LTE Draft-cynicalwordsmith

To the Editor,

In Ross Douthat’s article, “The Age of American Despair” from September 7th 2019, he discusses prioritizing the American drug-related-death crisis as the most pressing problem today. Even going as far as to jab CNN for running a program that educated Americans on the detriments and consequences of climate change, Douthat ponders throughout the article what the main cause to drug use is and what the best approach to stopping it is. He argues that the cause is simply a political, spiritual, or economic problem, or combination of all three, and that the problem will eventually solve itself with society evolving a new existential meaning of life.

However, while his argument is compelling and filled with support, I disagree with a few of his points. I have seen a person suffer from the effects of alcohol and drug related abuse, and sometimes the person will not allow you to open them up and examine what the problem is and where it came from, therefore, enabling people to try and care for them. Some do not want to divulge their reasoning for why they choose to do what they do. And sometimes, you may not even realize they are participating in the use of drugs. Some hide it so well, they cannot allow you to find out about their addiction in order to keep feeding it. So I ask Douthat, how do you treat an individual for a problem you don’t know they have?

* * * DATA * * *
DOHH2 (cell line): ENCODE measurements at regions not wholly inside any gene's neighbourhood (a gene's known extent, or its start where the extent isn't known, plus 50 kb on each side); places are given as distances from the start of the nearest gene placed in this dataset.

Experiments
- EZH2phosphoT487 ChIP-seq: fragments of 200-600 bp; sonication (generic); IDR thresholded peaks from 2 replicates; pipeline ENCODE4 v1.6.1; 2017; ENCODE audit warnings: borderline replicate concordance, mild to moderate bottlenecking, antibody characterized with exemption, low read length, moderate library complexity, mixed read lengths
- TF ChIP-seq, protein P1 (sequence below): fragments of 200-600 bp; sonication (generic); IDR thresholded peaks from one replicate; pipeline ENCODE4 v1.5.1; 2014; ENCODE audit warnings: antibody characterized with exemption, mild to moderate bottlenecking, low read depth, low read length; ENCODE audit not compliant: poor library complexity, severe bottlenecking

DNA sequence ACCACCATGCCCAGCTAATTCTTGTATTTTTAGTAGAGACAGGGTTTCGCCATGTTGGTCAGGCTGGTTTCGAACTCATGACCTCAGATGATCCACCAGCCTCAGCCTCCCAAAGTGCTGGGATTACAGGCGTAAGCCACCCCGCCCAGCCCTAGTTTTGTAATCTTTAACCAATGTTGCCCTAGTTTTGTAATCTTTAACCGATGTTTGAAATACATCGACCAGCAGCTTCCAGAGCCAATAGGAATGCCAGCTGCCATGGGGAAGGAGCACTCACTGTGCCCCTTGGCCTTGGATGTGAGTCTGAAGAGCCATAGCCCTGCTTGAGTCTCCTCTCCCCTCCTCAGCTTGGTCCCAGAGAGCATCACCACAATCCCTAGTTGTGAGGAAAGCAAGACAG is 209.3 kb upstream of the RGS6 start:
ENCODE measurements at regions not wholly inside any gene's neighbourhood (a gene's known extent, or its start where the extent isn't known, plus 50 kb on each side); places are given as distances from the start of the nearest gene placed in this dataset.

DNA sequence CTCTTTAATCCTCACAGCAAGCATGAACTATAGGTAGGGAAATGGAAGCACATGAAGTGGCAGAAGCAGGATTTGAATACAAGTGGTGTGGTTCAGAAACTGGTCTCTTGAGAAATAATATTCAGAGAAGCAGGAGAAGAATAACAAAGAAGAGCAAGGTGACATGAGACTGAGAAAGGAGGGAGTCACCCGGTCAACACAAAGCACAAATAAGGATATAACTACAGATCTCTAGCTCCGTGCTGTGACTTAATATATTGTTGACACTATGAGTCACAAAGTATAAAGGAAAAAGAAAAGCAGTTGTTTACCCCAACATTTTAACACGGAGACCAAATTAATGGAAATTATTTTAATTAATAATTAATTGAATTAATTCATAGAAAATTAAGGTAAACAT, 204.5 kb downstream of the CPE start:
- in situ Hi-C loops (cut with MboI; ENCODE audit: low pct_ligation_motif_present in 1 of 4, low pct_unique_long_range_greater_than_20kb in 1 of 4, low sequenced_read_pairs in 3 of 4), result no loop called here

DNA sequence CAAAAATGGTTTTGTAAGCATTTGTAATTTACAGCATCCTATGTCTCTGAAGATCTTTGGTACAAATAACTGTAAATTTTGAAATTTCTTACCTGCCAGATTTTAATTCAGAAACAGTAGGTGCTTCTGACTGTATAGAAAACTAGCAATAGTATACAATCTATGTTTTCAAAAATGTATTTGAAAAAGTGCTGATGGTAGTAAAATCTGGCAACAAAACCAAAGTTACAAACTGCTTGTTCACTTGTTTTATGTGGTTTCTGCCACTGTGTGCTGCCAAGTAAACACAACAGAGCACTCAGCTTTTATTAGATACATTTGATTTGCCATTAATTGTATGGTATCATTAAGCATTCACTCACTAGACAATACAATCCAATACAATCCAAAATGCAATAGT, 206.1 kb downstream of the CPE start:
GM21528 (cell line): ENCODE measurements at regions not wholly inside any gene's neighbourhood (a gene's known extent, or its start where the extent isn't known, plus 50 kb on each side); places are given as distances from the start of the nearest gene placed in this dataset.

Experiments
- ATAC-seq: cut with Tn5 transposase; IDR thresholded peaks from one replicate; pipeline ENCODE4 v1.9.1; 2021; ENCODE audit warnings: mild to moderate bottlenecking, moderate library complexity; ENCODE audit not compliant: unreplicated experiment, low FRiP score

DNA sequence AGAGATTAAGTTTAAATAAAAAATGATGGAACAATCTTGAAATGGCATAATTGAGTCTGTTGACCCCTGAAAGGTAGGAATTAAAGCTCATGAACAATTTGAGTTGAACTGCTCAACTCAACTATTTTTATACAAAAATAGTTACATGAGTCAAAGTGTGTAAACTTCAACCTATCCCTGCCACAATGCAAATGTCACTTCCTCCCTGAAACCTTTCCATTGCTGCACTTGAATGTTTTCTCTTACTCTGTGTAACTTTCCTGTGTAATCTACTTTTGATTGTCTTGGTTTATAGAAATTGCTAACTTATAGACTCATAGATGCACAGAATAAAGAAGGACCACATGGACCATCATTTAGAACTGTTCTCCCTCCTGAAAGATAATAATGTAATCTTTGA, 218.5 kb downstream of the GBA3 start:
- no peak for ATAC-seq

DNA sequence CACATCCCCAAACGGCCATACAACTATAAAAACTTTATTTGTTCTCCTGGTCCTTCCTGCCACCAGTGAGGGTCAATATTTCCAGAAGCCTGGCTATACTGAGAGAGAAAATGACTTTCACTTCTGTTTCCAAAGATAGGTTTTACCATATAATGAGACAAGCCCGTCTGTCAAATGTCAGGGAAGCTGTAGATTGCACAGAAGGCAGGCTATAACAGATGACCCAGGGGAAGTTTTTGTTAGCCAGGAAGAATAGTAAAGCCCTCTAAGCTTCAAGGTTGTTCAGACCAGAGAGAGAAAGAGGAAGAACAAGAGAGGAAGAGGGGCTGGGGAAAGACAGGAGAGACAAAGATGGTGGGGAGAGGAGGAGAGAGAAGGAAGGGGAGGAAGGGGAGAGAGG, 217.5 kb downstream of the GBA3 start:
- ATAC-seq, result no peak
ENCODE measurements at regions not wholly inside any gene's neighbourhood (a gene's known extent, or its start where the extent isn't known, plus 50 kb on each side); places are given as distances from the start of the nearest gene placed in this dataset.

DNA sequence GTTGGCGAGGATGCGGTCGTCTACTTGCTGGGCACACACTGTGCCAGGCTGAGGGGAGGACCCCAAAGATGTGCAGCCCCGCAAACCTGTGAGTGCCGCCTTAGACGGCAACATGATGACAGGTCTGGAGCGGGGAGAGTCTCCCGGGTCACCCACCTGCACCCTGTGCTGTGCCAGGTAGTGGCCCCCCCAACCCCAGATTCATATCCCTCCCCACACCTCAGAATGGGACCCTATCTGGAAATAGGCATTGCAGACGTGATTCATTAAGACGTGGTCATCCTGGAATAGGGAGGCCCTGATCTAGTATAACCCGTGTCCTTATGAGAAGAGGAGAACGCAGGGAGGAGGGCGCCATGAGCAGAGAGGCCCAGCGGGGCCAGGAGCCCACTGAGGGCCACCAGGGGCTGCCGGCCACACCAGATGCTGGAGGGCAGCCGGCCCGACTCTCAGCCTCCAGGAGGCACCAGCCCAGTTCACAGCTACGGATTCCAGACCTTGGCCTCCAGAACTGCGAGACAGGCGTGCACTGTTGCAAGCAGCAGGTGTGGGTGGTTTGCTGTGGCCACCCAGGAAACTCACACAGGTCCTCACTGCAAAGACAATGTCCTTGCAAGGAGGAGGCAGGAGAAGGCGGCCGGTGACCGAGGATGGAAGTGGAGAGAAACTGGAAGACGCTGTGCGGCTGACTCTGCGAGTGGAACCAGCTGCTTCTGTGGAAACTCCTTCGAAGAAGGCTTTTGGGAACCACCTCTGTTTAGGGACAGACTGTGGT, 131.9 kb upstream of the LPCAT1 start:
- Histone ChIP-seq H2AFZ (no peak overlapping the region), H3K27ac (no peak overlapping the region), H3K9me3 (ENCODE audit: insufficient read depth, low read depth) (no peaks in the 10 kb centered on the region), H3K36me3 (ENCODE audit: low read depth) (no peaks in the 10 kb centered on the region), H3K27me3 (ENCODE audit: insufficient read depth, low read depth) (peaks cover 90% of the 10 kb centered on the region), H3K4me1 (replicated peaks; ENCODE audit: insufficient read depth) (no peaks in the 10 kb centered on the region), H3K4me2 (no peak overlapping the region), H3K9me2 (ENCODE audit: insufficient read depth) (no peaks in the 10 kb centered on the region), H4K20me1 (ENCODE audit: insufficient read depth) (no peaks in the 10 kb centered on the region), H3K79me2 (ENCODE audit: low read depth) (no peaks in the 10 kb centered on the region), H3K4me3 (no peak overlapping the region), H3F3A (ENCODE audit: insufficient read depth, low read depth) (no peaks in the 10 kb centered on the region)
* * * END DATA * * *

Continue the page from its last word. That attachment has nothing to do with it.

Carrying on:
In addition to my proposed question of how, I find it extremely bold to say to tell audiences and the country to ignore the safety of future generations and populations by saying the main focus should be the growing drug epidemic. While Douthat states that the epidemic is America’s greatest threat right now, the simple fact is, climate change is not only the entire world’s greatest enemy right now, but all of Humanity’s. Therefore, I believe that the epidemic should not be totally ignored, but for the moment, tabled. While it is very important and pressing, the safety of the world population is at stake, not just America’s own population. Tackling a disease with no exact cause, cure or treatment plan without proper financial funding is not going to benefit anyone, but a problem that threatens humanity with multiple clear cut causes and a plethora of cures, can be fixed.